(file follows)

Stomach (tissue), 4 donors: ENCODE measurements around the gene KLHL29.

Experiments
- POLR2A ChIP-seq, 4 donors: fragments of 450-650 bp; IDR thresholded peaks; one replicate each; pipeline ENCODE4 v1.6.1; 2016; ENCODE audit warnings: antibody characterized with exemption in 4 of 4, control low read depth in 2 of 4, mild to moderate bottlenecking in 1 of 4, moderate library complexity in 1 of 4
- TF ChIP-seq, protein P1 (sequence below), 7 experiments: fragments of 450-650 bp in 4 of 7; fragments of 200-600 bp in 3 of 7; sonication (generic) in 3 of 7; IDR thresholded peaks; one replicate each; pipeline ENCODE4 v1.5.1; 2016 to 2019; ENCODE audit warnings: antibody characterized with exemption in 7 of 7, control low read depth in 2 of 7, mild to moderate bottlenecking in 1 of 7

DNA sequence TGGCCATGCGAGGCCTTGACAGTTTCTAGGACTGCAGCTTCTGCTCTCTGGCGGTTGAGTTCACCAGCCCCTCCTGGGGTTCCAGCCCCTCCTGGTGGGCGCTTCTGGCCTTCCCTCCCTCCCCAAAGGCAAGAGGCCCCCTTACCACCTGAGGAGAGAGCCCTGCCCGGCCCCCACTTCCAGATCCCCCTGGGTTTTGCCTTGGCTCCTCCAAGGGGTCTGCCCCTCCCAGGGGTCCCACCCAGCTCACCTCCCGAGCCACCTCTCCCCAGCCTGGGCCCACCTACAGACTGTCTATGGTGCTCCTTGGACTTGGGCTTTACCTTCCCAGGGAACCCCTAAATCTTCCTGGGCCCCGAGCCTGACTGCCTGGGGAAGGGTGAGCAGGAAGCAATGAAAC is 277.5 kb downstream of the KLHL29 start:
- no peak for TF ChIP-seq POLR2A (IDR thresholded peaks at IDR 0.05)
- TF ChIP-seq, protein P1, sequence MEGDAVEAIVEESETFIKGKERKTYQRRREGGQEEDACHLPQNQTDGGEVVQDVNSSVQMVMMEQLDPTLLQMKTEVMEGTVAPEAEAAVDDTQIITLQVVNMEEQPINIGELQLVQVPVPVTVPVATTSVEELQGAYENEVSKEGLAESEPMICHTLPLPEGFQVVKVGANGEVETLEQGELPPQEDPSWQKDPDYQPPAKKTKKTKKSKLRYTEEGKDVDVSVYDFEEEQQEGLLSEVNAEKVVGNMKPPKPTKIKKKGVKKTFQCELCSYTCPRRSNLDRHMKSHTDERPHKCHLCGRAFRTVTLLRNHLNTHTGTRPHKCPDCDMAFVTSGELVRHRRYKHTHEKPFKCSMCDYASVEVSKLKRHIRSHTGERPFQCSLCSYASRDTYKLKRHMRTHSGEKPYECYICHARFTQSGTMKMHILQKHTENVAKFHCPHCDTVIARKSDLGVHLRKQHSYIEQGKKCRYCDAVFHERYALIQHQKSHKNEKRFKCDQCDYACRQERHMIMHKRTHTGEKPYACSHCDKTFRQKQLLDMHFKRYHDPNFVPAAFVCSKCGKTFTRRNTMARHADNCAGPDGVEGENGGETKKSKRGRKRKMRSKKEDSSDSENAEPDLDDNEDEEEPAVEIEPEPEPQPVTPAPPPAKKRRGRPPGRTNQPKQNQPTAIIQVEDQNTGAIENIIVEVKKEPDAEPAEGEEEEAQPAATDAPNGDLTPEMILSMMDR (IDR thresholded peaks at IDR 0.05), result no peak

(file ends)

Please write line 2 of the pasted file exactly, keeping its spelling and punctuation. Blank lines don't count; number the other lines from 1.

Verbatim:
Experiments